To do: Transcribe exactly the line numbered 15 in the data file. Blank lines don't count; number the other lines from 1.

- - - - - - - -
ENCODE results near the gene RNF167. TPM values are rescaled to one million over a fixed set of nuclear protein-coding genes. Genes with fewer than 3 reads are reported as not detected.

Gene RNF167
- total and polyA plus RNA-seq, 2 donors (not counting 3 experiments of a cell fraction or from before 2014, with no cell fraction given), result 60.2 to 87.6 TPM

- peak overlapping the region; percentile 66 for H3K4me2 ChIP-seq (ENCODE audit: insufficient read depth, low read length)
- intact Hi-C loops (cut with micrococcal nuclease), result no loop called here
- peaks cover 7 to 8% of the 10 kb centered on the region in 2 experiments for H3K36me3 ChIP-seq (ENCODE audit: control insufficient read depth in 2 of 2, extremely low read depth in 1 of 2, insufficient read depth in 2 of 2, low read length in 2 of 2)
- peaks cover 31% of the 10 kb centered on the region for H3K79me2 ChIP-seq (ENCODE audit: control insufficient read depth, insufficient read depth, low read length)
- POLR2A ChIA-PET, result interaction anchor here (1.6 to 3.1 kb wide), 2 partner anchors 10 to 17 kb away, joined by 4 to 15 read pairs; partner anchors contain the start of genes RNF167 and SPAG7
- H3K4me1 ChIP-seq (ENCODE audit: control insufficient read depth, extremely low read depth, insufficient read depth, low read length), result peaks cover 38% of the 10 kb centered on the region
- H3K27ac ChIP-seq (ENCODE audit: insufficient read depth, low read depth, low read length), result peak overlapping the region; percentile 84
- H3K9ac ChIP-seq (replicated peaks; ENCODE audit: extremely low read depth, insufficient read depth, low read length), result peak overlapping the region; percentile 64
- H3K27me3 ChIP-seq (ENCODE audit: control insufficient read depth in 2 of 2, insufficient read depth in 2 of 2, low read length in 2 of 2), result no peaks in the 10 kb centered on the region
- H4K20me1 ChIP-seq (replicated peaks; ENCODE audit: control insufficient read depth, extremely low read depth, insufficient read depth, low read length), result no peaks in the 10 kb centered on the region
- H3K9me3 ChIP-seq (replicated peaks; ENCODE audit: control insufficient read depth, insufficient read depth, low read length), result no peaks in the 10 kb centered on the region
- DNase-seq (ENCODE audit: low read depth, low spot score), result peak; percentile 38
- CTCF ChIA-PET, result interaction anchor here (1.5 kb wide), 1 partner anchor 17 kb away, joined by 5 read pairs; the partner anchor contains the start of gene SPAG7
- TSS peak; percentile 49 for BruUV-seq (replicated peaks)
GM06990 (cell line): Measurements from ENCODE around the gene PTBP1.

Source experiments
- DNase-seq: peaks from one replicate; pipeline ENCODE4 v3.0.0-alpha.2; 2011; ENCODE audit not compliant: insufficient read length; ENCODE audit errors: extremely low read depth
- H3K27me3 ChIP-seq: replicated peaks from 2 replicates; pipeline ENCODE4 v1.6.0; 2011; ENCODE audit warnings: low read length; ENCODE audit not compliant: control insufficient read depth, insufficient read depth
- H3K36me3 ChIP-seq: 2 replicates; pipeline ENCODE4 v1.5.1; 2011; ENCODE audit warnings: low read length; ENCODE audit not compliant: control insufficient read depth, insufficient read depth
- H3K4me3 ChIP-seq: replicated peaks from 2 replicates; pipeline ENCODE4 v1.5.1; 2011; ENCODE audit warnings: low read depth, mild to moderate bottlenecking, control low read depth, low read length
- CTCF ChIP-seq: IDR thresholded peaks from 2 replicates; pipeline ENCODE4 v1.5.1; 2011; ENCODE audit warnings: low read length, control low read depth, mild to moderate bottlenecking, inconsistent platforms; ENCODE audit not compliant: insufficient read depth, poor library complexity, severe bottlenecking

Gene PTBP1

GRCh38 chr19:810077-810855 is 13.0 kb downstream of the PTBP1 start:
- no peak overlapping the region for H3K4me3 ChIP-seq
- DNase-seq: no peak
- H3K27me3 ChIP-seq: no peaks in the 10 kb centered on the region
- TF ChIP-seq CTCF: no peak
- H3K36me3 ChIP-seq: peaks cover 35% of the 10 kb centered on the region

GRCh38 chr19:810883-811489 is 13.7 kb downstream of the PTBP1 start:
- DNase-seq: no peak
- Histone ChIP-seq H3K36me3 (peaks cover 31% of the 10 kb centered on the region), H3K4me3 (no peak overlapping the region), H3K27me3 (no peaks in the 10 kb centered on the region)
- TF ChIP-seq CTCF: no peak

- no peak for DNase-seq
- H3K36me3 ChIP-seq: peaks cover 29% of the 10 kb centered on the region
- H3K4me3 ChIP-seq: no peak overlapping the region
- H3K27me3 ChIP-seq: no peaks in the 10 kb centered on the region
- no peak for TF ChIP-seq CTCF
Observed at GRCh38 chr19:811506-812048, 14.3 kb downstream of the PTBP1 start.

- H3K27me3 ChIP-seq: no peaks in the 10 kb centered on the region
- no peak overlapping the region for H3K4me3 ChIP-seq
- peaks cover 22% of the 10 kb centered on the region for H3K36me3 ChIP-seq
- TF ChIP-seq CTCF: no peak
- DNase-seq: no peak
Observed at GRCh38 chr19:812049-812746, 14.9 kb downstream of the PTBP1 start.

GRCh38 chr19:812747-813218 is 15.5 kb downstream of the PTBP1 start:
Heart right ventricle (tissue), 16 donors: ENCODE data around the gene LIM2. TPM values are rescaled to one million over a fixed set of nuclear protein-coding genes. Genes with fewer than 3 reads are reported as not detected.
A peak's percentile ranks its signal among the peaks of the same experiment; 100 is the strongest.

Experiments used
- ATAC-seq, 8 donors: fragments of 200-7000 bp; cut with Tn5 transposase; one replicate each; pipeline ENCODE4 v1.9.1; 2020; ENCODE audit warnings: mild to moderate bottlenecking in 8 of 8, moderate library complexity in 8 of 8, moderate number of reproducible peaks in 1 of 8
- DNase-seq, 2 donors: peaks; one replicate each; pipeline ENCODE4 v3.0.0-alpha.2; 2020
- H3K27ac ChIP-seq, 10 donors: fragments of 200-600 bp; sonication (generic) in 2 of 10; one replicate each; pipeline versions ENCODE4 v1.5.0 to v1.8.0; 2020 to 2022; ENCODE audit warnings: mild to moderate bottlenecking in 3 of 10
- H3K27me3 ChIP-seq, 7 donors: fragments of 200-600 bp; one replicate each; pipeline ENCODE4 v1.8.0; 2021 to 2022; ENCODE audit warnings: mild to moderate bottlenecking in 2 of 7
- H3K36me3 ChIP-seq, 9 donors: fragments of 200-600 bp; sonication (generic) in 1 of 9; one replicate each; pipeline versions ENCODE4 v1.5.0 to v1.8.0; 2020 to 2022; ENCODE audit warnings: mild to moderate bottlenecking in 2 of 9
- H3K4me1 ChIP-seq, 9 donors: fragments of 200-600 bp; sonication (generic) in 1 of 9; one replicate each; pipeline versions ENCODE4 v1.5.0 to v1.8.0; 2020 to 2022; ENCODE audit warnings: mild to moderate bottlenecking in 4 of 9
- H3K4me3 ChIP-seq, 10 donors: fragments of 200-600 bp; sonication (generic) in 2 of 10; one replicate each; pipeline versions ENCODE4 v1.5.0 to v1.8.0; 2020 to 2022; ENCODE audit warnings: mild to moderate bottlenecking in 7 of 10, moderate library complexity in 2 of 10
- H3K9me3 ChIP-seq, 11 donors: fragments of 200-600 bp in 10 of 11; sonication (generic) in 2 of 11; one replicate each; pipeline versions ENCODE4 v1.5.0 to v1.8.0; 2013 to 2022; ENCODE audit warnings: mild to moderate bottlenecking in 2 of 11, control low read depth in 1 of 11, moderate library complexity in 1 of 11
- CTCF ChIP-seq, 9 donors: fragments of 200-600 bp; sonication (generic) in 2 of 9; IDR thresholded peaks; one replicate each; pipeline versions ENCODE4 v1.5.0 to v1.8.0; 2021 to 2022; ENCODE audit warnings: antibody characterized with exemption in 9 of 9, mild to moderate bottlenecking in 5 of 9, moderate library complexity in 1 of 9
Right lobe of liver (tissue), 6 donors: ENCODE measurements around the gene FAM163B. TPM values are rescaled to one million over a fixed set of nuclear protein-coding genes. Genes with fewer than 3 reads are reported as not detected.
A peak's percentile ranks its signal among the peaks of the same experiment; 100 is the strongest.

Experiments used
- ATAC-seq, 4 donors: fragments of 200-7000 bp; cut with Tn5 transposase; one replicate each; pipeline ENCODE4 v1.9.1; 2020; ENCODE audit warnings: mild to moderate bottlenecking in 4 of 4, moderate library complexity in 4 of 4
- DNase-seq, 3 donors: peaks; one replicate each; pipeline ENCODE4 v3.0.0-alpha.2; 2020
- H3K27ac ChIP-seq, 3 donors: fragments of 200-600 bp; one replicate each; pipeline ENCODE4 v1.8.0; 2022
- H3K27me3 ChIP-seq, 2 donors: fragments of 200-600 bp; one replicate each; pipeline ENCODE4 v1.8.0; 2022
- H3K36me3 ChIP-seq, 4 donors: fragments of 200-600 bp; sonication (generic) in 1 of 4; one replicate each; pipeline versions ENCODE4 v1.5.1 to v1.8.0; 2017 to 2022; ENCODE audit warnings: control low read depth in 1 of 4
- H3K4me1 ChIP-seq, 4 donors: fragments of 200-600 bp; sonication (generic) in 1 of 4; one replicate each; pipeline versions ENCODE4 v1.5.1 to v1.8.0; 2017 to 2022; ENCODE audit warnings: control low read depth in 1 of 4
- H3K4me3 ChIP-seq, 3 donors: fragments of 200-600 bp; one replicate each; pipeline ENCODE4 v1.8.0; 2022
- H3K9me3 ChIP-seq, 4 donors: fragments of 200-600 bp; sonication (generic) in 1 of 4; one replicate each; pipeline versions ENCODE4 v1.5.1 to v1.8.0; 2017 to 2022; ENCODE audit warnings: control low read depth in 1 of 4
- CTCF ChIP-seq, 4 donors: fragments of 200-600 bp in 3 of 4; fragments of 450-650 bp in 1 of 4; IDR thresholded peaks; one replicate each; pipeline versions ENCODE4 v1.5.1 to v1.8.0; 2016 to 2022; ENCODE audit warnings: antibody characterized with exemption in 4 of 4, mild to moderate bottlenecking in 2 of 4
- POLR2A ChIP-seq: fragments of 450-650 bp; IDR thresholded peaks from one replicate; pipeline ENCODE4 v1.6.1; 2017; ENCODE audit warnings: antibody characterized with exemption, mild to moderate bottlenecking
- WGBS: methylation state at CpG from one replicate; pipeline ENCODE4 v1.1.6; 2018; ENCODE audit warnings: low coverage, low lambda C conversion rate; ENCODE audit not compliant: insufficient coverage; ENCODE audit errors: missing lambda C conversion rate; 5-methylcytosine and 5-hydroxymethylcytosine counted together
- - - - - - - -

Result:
- DNase-seq (ENCODE audit: low read depth, low spot score), result peak; percentile 38